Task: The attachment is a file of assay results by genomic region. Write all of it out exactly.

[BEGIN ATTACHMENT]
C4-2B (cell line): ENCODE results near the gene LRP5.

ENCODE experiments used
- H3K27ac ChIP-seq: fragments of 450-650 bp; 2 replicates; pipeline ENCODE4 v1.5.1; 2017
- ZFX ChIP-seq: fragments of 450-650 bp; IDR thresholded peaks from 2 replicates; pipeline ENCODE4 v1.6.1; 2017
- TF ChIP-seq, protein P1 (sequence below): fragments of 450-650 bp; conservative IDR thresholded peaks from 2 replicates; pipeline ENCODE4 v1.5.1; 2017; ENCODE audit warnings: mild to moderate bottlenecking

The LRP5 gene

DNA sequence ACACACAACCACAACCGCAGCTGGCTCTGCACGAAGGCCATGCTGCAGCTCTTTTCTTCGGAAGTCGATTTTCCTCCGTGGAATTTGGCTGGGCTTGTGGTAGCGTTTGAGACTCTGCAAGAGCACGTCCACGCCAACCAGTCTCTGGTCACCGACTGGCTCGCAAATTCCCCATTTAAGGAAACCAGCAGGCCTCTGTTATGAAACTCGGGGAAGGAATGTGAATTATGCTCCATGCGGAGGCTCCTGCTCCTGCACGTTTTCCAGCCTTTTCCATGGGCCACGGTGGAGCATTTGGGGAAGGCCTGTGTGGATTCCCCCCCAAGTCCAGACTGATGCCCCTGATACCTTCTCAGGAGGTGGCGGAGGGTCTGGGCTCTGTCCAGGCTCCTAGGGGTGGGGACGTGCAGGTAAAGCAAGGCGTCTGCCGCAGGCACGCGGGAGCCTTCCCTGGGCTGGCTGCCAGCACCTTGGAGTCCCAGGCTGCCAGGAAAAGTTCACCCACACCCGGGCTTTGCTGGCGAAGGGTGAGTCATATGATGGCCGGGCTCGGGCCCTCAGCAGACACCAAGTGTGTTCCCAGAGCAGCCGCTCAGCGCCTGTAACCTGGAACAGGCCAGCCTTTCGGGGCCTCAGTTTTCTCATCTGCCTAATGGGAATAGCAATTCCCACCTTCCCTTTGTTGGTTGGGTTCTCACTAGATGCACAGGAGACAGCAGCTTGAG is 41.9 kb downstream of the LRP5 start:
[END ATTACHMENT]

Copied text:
C4-2B (cell line): ENCODE results near the gene LRP5.

ENCODE experiments used
- H3K27ac ChIP-seq: fragments of 450-650 bp; 2 replicates; pipeline ENCODE4 v1.5.1; 2017
- ZFX ChIP-seq: fragments of 450-650 bp; IDR thresholded peaks from 2 replicates; pipeline ENCODE4 v1.6.1; 2017
- TF ChIP-seq, protein P1 (sequence below): fragments of 450-650 bp; conservative IDR thresholded peaks from 2 replicates; pipeline ENCODE4 v1.5.1; 2017; ENCODE audit warnings: mild to moderate bottlenecking

The LRP5 gene

DNA sequence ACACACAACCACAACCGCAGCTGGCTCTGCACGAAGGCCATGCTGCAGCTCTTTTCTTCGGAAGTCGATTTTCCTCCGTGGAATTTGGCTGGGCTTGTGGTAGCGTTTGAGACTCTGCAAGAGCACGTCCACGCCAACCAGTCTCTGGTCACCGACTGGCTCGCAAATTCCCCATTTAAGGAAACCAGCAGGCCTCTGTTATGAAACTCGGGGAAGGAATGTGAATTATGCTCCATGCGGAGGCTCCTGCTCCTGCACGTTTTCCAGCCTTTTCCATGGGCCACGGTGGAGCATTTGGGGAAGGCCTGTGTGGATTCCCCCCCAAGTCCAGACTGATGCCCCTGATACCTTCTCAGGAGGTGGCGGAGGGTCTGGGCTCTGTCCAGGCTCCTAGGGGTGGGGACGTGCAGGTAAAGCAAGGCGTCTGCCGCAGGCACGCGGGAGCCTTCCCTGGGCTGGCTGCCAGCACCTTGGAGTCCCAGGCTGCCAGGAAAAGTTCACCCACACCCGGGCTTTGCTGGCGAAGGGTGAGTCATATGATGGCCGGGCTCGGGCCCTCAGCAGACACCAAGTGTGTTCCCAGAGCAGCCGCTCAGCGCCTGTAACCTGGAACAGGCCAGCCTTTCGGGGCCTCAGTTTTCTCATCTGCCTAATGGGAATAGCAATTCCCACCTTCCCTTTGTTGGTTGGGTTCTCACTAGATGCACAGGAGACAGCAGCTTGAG is 41.9 kb downstream of the LRP5 start: